Atlantic Hurricane Season Starts In 11 Days, But Andrea Has Already Formed
(CNN) — The first named storm of the 2019 season is now churning in the Atlantic, though it isn’t expected to get very strong and poses no threat to the US East Coast, forecasters said.
Subtropical Storm Andrea earned its name Monday evening, becoming the fifth year in a row that a tropical system has been named before the season officially begins June 1, CNN senior meteorologist Brandon Miller said.
The trend has scientists wondering whether the season should start sooner, he said.
“The main practical reason would be to have people get prepared a couple weeks early,” Miller said. “If one of these storms hits land in April or May, coastal residents might not have had a chance to prepare their homes and selves.”
May 15 could be a new start date
Hurricane Alex, an unusual winter hurricane, formed in January 2016 in the northeastern Atlantic Ocean. Meantime, April saw the advent of Tropical Storm Arlene in 2017, while May ushered in Tropical Storm Ana in 2015 and Tropical Storm Alberto in 2018.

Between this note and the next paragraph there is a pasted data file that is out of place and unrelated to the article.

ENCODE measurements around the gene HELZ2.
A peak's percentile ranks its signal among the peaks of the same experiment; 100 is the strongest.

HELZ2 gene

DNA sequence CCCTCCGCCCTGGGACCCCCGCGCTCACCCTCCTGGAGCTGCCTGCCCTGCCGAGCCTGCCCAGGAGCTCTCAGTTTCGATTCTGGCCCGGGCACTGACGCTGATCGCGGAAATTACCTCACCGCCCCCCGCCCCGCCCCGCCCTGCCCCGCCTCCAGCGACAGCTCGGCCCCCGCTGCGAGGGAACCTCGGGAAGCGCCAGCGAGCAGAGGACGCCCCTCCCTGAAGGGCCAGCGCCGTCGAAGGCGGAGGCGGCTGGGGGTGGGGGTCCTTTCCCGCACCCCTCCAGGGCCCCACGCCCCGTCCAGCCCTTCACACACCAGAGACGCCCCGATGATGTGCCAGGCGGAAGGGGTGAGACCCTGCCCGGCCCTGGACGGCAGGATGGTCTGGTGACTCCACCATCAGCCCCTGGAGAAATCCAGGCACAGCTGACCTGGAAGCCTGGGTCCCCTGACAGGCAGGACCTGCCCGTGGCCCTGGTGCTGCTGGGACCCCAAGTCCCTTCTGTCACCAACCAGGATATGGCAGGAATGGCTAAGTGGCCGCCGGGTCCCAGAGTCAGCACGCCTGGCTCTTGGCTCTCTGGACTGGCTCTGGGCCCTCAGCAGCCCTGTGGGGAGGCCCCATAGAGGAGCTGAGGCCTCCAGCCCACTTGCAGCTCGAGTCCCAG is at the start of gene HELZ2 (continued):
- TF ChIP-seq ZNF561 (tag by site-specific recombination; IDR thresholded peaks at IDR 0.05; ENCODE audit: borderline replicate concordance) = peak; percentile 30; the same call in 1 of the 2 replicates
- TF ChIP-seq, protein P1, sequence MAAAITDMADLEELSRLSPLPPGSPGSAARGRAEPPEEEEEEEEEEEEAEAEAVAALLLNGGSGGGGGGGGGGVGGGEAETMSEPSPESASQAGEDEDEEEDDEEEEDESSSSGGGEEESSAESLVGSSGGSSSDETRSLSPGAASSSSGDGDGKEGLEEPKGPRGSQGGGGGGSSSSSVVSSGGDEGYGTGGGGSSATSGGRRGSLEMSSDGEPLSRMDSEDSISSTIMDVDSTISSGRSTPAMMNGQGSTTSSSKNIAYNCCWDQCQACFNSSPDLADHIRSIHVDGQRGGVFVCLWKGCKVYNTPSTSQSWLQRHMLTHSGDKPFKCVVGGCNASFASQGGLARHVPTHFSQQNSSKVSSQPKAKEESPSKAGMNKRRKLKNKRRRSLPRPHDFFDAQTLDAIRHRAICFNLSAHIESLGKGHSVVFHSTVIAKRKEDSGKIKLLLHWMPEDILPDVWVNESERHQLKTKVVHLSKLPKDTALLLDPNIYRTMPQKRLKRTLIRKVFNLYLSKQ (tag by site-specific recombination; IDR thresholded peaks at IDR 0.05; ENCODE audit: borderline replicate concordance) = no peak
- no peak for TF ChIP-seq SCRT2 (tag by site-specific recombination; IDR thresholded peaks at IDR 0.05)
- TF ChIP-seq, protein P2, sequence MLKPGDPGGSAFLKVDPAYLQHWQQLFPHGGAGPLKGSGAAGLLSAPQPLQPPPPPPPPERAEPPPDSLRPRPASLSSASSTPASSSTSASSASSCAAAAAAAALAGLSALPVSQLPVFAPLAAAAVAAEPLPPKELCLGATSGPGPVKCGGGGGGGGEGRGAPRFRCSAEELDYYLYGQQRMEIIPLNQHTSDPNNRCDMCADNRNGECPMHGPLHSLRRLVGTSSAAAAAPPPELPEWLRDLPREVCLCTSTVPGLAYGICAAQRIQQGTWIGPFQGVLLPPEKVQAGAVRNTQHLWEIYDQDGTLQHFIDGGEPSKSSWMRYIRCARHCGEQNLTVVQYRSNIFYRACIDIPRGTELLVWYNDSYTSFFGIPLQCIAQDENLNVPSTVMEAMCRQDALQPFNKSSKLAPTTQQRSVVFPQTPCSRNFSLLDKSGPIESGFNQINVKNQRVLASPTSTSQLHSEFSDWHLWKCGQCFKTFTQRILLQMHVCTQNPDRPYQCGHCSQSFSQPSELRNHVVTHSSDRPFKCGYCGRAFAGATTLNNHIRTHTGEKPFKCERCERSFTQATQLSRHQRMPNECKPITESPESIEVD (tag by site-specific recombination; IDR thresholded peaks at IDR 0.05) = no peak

The eastern Pacific season, which the US National Hurricane Center also monitors, starts May 15 and, like the Atlantic season runs through November 30.
“Why not start the Atlantic then as well?” Miller asked. “Five years seems to make a pretty strong trend.”
In the central Pacific, the tropical storm season runs from June 1 to November 30.
Experts predict 2 major hurricanes in 2019
Andrea was about 300 miles southwest of Bermuda at 5 a.m. ET Tuesday, with sustained winds of 40 mph, the National Hurricane Center reported. It’s due to move north-northeast over the next two days, bringing some rain and gusty winds to the island territory before dissipating, CNN senior meteorologist Dave Hennen said.
Hurricane researchers predict a slightly below-average 2019 hurricane season, with about 13 named storms and five hurricanes, including two major ones of Category 3 or greater. Hurricane activity will be slowed by Atlantic sea surface temperatures slightly below their long-term average and the relatively high likelihood of a weak El Niño, experts at Colorado State University’s Tropical Meteorology Project said.